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Voith, Trützschler introduce safety standard for wet-laid spunlaced machines

Voith and Trützschler have released a new safety standard for wet-laid spunlaced (WLS) nonwoven machines.

The new standard, VN 3260/TN 0790, is claimed to be a basis for safe production of nonwovens.

It includes a combination of proven standards across paper and textile machines.

With the new standard, producers of nonwovens are ensured of safe and reliable operations of their machines. It becomes a basic prerequisite for expectations to be met in respect of production efficiency and quality.

Voith and Trützschler have developed the manufacturing process for the wet-laid and hydroentangled nonwovens. The materials for the process are produced from machines which consist partly of paper machine components and partly of nonwoven machine components.

This newly developed standard from the two companies, combines safety and standards of both paper and textile machines in a new document and is poised to become a standard for safety requirements for new and upcoming hybrid machines.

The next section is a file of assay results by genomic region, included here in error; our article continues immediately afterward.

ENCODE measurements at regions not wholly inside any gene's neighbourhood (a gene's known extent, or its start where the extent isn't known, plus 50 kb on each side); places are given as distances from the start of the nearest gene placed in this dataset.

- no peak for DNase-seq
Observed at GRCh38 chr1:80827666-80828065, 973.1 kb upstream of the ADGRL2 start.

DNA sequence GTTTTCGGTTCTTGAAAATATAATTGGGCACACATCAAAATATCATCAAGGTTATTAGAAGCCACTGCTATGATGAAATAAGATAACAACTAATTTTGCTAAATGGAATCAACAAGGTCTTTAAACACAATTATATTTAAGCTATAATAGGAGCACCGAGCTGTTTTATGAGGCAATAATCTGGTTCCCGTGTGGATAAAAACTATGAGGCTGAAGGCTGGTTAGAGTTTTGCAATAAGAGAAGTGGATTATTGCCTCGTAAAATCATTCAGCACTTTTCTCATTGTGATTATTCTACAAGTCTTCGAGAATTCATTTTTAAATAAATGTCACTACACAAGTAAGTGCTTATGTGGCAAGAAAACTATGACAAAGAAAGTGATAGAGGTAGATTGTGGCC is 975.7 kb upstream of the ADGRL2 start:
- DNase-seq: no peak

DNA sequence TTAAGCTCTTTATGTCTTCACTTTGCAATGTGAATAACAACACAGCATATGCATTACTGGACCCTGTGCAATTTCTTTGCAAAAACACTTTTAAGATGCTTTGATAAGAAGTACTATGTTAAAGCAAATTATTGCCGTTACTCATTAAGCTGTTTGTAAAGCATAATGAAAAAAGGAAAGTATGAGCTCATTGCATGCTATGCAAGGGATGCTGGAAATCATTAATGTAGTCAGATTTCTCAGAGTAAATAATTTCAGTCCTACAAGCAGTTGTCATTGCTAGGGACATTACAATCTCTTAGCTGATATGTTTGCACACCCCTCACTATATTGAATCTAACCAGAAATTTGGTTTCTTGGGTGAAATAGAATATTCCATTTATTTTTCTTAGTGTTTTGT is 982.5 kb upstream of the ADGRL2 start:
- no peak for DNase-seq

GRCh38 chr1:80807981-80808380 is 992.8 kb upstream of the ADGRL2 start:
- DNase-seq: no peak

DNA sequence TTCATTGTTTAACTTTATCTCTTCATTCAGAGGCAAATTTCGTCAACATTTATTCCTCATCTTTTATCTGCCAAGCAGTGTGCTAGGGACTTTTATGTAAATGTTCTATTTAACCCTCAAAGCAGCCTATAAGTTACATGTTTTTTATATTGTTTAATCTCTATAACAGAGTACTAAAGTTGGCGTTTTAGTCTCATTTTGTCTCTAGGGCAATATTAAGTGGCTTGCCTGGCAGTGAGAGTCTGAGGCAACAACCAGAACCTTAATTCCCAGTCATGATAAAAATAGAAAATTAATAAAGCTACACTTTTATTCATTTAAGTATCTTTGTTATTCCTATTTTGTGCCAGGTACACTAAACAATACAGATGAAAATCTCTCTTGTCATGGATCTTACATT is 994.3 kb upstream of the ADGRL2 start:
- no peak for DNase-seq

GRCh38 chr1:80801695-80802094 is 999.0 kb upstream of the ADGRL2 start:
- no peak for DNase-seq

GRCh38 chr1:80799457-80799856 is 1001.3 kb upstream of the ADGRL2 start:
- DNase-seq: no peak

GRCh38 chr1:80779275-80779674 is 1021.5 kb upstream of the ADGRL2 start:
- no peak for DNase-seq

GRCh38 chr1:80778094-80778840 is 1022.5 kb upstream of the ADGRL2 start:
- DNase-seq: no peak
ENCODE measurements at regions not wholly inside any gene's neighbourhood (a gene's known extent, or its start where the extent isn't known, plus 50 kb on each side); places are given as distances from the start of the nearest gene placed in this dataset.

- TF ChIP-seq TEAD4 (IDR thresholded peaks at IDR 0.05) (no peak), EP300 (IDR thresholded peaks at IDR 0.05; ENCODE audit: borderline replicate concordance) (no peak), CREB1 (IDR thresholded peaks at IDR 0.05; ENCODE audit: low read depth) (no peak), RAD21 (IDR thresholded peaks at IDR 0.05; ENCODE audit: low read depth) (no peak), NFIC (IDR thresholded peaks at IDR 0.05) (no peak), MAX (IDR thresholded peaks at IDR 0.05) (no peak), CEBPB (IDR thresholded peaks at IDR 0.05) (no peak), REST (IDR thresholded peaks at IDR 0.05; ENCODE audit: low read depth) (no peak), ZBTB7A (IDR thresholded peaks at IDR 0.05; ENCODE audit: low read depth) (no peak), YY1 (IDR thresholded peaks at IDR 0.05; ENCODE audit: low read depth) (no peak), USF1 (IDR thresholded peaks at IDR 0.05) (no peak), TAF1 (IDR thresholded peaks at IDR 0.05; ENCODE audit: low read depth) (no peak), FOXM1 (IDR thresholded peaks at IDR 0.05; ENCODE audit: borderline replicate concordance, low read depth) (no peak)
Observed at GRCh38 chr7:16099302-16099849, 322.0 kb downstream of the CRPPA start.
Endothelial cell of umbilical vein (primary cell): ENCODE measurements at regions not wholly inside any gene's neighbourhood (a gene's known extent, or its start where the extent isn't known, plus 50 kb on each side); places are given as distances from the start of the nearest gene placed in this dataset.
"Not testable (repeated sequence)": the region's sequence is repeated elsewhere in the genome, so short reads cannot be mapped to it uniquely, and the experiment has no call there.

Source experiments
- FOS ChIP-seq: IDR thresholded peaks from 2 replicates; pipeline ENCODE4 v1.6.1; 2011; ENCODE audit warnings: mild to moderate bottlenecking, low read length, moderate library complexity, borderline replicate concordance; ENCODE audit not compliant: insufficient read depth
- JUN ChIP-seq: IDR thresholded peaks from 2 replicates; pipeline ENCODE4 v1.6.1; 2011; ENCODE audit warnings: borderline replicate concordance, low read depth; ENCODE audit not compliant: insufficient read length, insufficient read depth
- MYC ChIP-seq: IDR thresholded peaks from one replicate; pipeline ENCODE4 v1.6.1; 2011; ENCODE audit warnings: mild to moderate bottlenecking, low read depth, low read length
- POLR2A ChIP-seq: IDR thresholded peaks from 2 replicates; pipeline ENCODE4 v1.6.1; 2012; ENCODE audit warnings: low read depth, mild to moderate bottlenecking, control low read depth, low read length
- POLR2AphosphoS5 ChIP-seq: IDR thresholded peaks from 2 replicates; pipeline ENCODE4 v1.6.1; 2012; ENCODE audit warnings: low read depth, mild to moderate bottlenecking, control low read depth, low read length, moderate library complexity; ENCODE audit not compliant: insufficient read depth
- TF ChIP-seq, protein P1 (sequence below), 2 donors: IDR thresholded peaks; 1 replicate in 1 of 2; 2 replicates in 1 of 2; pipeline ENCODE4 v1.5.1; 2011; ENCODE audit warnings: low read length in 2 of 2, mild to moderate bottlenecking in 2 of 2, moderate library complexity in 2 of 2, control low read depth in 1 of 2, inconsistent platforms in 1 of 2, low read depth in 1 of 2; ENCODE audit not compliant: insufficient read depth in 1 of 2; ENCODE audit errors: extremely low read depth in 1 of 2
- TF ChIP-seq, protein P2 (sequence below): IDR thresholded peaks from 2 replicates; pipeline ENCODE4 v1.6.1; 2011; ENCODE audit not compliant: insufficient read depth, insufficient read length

Voith says that the manufacturing process for wetlaid nonwovens is similar to producing paper. A suspension that consists of water and fibres up to 40mm in length are passed over a wire, where homogenous fibre mat forms.

Hydroentangling or spunlacing process produces bonded nonwovens, on which texture can be added, if required. Drying and winding of the Nonwovens are done on other machine components.

Voith claims that the new standard has been incorporated by the International Standardization Organization (ISO) as the basis for developing an international standard, so as to achieve greater impact at global level.

Recently, Voith Paper stated that its Advanced Products have achieved higher paper production in the former, press and dryer sections. Products of Voith are claimed to integrate in former, press and dryer sections to reduce operating costs and have been instrumental in increasing production.


Image: Voith and Trützschler introduce a new standard for paper and nonwoven machines. Photo: Courtesy of Voith.